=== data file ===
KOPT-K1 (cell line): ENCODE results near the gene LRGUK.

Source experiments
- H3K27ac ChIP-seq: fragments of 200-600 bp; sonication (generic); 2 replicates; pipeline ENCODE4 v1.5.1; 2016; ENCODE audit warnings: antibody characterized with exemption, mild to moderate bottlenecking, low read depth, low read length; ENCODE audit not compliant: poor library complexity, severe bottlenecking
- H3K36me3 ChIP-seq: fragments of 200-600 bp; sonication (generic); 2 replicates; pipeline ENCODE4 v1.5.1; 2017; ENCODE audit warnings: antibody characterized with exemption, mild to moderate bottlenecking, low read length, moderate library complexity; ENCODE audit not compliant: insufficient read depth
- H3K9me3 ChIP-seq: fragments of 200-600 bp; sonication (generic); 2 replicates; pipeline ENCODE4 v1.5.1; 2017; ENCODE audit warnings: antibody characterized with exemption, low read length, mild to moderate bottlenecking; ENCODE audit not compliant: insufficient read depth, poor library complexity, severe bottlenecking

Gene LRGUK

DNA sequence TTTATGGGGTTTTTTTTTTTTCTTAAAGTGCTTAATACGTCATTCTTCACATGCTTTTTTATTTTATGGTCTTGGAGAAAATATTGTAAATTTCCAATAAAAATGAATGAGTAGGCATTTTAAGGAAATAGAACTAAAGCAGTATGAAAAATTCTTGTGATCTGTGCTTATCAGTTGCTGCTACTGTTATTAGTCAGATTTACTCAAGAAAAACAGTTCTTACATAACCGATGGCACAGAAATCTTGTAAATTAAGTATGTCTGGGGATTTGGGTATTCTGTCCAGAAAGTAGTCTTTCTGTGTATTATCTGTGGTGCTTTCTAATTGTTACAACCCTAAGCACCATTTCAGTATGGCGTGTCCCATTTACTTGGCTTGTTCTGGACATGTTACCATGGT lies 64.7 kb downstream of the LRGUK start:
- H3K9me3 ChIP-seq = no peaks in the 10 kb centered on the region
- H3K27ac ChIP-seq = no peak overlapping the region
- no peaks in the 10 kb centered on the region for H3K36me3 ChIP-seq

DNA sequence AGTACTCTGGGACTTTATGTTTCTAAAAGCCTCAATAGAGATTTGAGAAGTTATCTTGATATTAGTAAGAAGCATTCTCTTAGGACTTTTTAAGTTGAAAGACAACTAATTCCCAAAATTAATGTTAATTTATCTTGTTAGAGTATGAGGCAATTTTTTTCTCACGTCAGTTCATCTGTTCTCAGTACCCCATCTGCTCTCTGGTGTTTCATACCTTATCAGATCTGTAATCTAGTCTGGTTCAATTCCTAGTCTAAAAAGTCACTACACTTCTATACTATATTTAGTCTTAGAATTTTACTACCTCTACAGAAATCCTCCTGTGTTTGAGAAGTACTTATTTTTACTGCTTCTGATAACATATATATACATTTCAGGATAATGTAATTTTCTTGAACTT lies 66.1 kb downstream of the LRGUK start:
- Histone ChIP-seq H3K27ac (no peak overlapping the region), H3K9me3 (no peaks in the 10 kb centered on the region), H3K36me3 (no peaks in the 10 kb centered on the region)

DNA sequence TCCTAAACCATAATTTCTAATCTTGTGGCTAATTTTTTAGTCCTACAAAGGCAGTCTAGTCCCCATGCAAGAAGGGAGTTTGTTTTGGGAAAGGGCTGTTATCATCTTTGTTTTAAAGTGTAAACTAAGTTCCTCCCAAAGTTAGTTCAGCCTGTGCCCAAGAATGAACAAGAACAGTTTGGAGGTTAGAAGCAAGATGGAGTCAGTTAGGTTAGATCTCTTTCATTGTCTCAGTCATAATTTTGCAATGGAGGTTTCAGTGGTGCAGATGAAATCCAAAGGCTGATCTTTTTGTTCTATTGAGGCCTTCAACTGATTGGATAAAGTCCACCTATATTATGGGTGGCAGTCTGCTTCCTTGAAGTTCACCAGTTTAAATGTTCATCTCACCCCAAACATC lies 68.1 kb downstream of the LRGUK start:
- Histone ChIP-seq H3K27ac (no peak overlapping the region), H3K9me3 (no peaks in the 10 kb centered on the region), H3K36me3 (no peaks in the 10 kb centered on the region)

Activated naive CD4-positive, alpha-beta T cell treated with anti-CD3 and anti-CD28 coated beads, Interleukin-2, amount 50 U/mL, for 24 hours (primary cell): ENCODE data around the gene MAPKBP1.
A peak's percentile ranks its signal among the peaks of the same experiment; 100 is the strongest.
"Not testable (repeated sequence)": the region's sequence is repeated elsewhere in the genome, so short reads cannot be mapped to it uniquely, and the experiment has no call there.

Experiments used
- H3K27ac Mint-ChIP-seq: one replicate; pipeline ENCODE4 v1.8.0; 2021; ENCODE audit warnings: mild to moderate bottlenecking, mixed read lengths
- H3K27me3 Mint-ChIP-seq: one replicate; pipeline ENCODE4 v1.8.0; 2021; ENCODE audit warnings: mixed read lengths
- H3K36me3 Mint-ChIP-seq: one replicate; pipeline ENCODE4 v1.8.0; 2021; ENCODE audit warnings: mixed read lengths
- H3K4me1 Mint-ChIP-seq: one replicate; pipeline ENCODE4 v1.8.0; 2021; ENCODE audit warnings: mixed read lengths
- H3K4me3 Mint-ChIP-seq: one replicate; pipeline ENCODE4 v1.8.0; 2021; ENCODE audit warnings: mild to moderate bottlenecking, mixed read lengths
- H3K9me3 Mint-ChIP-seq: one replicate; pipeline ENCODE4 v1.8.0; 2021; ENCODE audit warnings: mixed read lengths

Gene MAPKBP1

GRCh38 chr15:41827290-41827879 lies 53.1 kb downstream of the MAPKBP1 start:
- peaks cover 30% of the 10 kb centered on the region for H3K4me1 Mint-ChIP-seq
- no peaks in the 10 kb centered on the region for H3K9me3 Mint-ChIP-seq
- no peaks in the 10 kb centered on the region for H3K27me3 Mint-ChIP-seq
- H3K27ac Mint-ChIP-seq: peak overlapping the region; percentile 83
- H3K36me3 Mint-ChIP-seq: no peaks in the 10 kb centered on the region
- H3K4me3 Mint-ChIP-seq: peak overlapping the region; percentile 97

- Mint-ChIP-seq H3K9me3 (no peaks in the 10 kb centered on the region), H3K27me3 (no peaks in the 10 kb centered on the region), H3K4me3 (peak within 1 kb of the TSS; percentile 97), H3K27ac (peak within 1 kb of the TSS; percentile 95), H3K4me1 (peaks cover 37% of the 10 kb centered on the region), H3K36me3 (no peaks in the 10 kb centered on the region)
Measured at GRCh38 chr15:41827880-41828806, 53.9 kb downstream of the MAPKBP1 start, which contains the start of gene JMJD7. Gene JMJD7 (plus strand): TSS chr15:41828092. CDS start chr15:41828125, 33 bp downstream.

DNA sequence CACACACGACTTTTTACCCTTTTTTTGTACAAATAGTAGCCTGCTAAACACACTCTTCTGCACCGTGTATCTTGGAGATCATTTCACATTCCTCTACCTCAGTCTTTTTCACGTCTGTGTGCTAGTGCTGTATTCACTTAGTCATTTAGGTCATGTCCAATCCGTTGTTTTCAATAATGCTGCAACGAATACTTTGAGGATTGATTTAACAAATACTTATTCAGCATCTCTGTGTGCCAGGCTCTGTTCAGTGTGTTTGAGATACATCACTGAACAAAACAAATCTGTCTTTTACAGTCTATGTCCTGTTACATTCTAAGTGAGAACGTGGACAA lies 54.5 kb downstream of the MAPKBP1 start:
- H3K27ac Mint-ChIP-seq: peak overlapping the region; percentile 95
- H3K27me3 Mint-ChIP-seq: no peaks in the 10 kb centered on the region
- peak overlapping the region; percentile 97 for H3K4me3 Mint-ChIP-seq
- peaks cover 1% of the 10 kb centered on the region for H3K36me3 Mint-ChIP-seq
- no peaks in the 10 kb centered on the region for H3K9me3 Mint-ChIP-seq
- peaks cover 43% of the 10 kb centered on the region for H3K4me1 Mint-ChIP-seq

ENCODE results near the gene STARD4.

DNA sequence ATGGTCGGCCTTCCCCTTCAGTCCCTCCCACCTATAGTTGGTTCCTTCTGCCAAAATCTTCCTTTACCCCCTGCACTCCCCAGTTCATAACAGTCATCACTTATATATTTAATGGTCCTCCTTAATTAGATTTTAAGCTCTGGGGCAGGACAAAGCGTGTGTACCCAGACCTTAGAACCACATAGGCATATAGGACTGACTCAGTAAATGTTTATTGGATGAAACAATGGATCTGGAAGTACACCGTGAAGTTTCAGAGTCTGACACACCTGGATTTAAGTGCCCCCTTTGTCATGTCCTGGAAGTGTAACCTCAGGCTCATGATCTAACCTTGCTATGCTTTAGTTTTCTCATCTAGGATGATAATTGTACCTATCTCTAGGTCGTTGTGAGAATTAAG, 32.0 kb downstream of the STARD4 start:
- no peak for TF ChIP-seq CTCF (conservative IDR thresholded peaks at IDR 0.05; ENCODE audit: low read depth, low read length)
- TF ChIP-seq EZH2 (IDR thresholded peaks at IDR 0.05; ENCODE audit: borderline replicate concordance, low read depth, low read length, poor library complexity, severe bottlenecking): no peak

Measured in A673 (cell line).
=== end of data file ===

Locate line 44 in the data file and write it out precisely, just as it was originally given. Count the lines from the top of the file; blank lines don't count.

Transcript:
- no peak for TF ChIP-seq CTCF (conservative IDR thresholded peaks at IDR 0.05; ENCODE audit: low read depth, low read length)